Editorial: Caught in the blades
When Friedrich Nietzsche had predicted the rise of an Übermensch — the superior man who would impose his own values on the rest — he had been slightly off the mark. The tribe that imposes its values on others has taken the form of Übereltern — Super Parents — instead. Nietzsche would have fared better if he had turned to India, where parents, be it the overbearing mother or the authoritarian father, have, for long, honed the skill of micromanaging the lives of their children. Bengali mothers have gone a step further and turned this craft into a fine art, usually expressing it in the form of relentless ministrations. Time and technology have only served to sharpen the skills of these ‘helicopter parents’, as they are popularly known. Reports show that several schools in Calcutta are now complaining that ever since classes shifted online owing to the pandemic, thereby transitioning from school to home, children have been imprisoned in virtual panopticons with parents watching their every move. The consequences of this surveillance are troubling: children are being prodded to sit properly in front of the laptop screens, answer before their peers do, not to mention the ample but unwarranted — pesky — parental aid that they are receiving when it comes to doing classwork and homework.
Scientific research shows that this type of domineering parenting has serious, long-term consequences: the children’s inability to take independent decisions impairs their problem-solving skills. The key to liberating children from the family-turned-prison may be found by digging deep into the parents’ psyche and enquiring what is it that compels them to nudge, nay shove, their blood onto the path of perceived success. The results of such an enquiry can be illuminating. Rising economic instability and a rapidly shrinking job market may be the reasons why parents force children to join the rat race. Then, there is the figure of the overbearing mother, a creature born as a result of inverted, asymmetrical power relationships. Women in a patriarchal society have little say in family matters and, as the lockdown-induced layoffs have shown, the fate of the modern working woman may change at the first sign of trouble. As such, children become collateral damage, subjects on which mothers exert excessive control as a result of their own powerlessness.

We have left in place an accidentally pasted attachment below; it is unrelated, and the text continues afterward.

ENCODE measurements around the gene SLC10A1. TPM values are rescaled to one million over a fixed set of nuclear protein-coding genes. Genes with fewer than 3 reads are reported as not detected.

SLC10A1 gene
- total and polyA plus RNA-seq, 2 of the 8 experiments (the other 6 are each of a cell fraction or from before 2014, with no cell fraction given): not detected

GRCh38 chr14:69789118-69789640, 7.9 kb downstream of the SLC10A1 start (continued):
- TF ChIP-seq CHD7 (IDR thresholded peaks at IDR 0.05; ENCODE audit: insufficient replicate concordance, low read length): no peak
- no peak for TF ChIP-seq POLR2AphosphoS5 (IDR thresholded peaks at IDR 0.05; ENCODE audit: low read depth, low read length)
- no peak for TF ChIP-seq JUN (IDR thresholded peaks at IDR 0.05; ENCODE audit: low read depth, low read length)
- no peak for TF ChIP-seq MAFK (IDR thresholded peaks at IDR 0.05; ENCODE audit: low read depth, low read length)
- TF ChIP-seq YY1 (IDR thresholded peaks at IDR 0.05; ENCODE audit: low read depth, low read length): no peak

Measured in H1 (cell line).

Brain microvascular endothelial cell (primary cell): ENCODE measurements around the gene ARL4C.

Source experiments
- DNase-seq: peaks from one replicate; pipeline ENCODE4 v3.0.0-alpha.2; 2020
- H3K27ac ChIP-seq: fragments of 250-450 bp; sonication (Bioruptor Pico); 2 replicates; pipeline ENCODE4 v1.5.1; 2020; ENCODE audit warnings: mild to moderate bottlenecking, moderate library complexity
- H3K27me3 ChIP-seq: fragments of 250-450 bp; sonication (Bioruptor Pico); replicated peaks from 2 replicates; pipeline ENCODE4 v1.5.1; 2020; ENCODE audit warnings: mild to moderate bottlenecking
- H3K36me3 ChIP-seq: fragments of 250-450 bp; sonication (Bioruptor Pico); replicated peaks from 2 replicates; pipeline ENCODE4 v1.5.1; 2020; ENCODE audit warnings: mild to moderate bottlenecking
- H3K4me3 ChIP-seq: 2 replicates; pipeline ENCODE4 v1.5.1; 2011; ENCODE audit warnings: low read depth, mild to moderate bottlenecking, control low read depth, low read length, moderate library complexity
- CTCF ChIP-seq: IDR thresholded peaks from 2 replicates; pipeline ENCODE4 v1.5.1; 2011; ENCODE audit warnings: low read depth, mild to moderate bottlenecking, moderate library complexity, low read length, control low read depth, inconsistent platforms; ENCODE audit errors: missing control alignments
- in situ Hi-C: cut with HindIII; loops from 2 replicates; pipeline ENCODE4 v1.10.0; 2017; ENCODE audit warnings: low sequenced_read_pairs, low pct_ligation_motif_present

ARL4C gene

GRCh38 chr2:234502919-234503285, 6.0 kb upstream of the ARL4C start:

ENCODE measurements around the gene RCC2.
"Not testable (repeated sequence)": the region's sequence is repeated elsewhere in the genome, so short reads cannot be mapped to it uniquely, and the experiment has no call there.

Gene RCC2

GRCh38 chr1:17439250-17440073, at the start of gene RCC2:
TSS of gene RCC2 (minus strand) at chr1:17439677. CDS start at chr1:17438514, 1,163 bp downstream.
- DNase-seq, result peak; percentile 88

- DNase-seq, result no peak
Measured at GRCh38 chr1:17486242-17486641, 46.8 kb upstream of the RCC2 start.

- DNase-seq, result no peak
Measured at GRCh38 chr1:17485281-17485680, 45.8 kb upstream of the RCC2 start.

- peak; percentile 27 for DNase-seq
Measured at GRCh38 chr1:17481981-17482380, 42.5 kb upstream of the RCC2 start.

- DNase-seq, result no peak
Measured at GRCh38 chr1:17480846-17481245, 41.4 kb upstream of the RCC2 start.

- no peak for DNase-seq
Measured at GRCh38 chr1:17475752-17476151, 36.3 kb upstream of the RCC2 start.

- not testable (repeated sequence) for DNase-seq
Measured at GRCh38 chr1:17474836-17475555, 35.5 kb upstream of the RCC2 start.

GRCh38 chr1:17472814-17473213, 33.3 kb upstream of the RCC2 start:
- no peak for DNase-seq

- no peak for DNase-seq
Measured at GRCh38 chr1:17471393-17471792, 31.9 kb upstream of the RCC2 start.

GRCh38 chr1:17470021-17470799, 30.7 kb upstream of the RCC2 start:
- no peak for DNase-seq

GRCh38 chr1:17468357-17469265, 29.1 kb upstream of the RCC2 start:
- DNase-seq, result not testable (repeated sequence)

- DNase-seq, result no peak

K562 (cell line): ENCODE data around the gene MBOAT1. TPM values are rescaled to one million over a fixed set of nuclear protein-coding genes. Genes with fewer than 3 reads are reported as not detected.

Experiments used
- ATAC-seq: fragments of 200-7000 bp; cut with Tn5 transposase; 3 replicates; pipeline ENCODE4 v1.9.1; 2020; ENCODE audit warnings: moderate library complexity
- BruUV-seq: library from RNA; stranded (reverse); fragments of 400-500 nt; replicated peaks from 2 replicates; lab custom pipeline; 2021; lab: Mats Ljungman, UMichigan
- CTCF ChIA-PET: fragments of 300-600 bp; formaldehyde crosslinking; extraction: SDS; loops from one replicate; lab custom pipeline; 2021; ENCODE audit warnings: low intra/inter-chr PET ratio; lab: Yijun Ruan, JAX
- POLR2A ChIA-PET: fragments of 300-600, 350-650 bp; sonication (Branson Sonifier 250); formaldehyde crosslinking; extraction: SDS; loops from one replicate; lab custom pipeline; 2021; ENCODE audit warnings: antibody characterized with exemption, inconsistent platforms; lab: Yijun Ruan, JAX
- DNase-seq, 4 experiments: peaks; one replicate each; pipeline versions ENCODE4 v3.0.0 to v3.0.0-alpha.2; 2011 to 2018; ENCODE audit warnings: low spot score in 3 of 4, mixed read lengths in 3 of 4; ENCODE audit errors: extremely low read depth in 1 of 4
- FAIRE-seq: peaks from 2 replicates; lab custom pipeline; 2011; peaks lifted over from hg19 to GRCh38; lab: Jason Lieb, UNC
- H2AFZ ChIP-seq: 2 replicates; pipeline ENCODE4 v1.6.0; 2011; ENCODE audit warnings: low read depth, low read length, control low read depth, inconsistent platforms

What runs even deeper though is the culture of surveillance that is ingrained in the Indian family structure — the snooping Indian relative can give Pegasus a run for its money. In a society where personal choices mean little and often several members of a family share limited space, concepts like privacy and independence have always been hard to comprehend. Knowledge — about the intimate affairs of family members — is power when it comes to keeping the fast-disintegrating Great Indian Family together. It is this lack of understanding of the idea of privacy — even that of children — that is at the heart of helicopter parenting. This intrusive mindset needs to change if helicopter parents are to keep their children from crashing.